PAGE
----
There are a number of things we can learn from this highly targeted, user-friendly and free-to-the-public institution, including the five best practices below.
1. Integrate curator, designer and historian perspectives
Throughout the primary World War II exhibit, printed notecards appear on various elements explaining the rationale for inclusion. Curators, historians and exhibit designers have unique and varying perspectives, all of which provide context and make for a more robust, authentic viewer experience.
2. Make it personal
The IWM’s “Family at War” exhibit may be the best exhibit I’ve visited. The British World War II homefront comes to life as we follow a single family (with ten children!) through the war. Sons join the fight and daughters the workforce as their parents attempt to hold it all together.
Unfortunately, this exhibit is tucked away on the World War II floor and easy to miss, if you’re not aware of its existence.
3. Mix your media
“Family at War” includes a detailed, small-scale model of the family home which helps display additional challenges of the era: the lack of electricity and close quarters of a large family.
Digital displays allow visitors to probe deeper into the stories of the home and historic artifacts lend credibility and authenticity to the overall narrative.
This mix allows the IWM to celebrate the past while embracing the 21st century’s storytelling advantages. One of the most interesting – and relatively simple – engagement opportunities asks visitors a question, and then prompts those visitors to push a button. The button illuminates an internal box that reveals an answer to that question.
4. Consider sound
Some sections use overall sound, others have directional, single-listener audio and still others have no sound at all. Without prompts, it is difficult to know what to expect. The IWM deals with this in a smart way: they tell us.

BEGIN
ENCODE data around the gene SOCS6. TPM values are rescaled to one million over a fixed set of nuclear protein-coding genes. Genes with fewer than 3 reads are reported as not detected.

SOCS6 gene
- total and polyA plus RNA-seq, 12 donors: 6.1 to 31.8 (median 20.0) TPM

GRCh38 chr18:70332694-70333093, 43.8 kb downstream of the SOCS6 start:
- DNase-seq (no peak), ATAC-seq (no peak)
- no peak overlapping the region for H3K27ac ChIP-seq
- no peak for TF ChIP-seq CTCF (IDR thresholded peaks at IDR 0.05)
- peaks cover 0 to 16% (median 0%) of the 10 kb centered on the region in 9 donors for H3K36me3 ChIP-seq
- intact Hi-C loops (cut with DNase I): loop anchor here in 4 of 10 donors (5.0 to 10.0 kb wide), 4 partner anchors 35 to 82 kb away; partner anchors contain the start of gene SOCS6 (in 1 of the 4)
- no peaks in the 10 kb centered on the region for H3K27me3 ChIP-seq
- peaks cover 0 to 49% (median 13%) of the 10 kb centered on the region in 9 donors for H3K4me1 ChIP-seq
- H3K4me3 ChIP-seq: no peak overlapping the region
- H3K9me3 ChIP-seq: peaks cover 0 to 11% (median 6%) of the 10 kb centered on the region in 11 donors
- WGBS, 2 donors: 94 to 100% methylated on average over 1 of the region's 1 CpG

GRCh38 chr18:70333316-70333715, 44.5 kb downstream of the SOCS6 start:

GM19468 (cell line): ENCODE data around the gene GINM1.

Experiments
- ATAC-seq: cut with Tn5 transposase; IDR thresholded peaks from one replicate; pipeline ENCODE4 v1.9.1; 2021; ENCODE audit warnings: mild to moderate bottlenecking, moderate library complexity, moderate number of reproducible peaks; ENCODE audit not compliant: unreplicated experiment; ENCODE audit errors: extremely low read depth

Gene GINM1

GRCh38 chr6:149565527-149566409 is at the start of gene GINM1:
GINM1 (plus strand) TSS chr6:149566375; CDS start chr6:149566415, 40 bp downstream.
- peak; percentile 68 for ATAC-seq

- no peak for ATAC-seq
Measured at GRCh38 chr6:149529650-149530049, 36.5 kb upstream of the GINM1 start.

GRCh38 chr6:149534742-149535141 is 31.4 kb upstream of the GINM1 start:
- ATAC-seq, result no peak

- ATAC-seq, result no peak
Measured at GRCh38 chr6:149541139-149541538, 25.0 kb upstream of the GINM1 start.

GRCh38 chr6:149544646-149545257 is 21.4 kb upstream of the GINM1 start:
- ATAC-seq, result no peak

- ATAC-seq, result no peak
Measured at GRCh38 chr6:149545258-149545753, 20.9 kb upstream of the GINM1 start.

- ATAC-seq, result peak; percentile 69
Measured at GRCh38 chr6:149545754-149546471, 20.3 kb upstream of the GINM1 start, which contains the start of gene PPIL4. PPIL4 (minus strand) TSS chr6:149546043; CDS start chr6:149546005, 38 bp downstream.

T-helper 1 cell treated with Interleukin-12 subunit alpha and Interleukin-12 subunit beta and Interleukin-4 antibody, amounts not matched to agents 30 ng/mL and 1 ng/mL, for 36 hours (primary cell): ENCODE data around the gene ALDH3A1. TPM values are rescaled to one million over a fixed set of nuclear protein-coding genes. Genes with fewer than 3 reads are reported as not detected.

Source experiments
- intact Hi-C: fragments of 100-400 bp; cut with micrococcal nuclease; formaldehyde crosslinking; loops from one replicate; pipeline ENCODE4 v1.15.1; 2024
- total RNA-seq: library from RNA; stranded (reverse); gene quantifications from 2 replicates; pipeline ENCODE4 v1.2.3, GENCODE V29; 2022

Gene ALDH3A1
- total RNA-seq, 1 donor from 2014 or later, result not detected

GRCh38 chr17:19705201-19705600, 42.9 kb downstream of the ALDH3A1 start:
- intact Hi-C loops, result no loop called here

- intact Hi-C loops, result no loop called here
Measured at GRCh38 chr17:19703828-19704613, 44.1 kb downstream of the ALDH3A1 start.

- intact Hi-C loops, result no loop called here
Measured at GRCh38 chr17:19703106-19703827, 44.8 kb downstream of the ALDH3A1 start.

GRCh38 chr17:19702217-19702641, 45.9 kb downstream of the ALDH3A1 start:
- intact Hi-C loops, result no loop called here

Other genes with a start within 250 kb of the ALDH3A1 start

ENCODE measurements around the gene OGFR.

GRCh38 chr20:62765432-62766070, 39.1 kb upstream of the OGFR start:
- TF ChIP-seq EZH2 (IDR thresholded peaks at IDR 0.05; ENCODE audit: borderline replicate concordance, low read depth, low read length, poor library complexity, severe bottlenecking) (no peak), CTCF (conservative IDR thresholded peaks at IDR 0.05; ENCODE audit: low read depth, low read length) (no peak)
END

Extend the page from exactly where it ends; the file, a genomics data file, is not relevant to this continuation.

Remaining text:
Setting audience expectations is essential when crafting a good visitor experience. Letting an audience know when, where and how to listen for audio helps them absorb your message.
5. Augment physical objects with visual and digital context
Museums do not always have quantity – they most often have quality. To allow your quality to lead, yet still articulate quantity, consider augmenting artifacts with visuals and digital media.
The IWM’s exhibit on the Holocaust does this particularly well with their shoe display:
A few things that could be better
Though the IWM is incredibly impressive, there is room for improvement. You may want to consider the following when redesigning your own exhibit spaces.
Videos are a bit long
It can feel awkward to stand in one spot for more than a minute or two, blocking and bottlenecking visitors who follow you. By creating short, digestible chunks of video, you can keep visitors moving through the space while avoiding the feeling they’re missing something.
Wayfinding not clear
In the case of the World War II floor, it felt like I was entering the war in the middle. Due to the layout of the space, I had to double-back through the exhibit to reach the second half of the war, which weakened the narrative arc. Consider clear signage to direct the visitor in the optimal way.
Argh. The bane of technology. The content contained on the touchscreens was so cool yet it was sometimes too difficult to access. After a click or two, my fingers inevitably failed to open new sections. I resorted to going to the next touchscreen to reach the next chapter of information. Make sure to check any technology on a regular basis to avoid visitor frustration.
Overall, the Imperial War Museum is a terrific experience and chock full of impressive and engaging military and social history. While your institution may not have the Queen of England’s backing, there are takeaways that apply to any museum. Next time you’re in London, we strongly encourage you to visit!
What relatively under-the-radar museums (at least for tourists) have impressed you? Let me know in the comments!